From Sidewalk 200 - May 2013
Sidewalk issue 119 : August 2006
Cover photo : Leo
So Geoff the cover in question is from August 2006: you’re tailstall reverting the fence at 5 Bridges in an all-white outfit covered in blood with two black eyes – what’s the back story there?
- I was headed from the bar back to the hotel in Newcastle with Boulala, TX and I think Tom? These dudes were making fun of Rodrigo’s gear so I stood up and defended him and ended up fighting: from my recollection, about 6 or 7 of them. I don’t really remember too much after that. Next thing I know you and Horsley are knocking on my hotel room door in the morning: straight to the demo and then straight to Five Bridges.
That cover was shot during the first post-Sorry full on Flip tour with that insane demo at Prissick and a full squad in attendance – what memories do you have of that week?
- The football match after the demo was classic, Deacon (The Cat) in goal, Penny up front, we were unstoppable! (Laughing), that and the general healthy vibrations from all the locals was a highlight, much appreciated. Until next time...Rematch?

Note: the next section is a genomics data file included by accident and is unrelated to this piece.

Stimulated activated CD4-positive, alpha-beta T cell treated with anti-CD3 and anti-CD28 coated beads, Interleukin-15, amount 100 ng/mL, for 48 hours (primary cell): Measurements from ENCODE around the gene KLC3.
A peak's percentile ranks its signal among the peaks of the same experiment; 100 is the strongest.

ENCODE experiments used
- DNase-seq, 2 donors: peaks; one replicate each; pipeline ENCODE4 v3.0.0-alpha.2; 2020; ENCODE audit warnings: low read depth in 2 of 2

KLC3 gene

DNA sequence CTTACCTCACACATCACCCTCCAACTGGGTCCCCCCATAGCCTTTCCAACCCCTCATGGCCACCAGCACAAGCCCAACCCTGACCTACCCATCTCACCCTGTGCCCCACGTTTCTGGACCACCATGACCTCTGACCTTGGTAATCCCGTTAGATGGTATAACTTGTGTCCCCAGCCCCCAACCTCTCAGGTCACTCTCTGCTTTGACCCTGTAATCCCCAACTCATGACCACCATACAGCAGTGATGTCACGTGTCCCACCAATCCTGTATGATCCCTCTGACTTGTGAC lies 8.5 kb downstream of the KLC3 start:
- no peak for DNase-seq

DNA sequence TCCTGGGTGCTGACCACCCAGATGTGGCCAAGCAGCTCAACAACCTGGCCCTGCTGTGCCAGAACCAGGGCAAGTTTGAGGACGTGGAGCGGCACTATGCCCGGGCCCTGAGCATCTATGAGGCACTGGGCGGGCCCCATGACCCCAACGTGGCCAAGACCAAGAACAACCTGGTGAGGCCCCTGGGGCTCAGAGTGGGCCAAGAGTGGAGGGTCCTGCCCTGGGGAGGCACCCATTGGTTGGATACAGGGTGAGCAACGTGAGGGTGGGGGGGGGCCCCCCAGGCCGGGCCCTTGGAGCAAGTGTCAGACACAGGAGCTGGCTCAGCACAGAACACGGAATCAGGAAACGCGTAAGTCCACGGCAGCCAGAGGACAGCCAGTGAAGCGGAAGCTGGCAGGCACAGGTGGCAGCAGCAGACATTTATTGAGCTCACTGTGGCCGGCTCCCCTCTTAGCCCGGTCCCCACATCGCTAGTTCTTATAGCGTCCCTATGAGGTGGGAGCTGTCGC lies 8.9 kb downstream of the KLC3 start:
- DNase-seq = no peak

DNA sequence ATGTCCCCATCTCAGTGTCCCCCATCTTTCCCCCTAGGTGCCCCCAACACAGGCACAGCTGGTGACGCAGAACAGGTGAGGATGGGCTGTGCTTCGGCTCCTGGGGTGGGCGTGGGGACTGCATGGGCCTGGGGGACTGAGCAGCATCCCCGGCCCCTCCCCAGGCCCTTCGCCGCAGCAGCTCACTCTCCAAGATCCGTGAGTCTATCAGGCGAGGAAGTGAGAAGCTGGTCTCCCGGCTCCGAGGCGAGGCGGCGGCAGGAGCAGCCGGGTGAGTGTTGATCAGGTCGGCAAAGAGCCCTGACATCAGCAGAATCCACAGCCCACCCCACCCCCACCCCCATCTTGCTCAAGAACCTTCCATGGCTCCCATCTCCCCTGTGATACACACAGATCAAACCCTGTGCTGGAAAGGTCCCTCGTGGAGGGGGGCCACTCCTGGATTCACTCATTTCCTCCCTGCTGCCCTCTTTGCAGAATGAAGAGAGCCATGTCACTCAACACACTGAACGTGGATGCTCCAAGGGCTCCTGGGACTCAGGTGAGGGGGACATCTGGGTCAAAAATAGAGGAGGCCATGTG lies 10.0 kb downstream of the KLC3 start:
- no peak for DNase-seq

So 2006 – what was going on in your life at that point Geoff?
- Sorry and Really Sorry under the belt, Flip was doing really well. Shane Cross, David Gonzalez and some other new riders were added to the team. I was in full swing with my first major bout of injuries; it took a lot of strength personally to overcome those physical barriers. I had to dig deep to rise back up. I was filming and spending a lot of time with Ewan Bowman, working on graphics at Flip and some print ads with Fred Mortagne. It was a very fast time; that I do remember.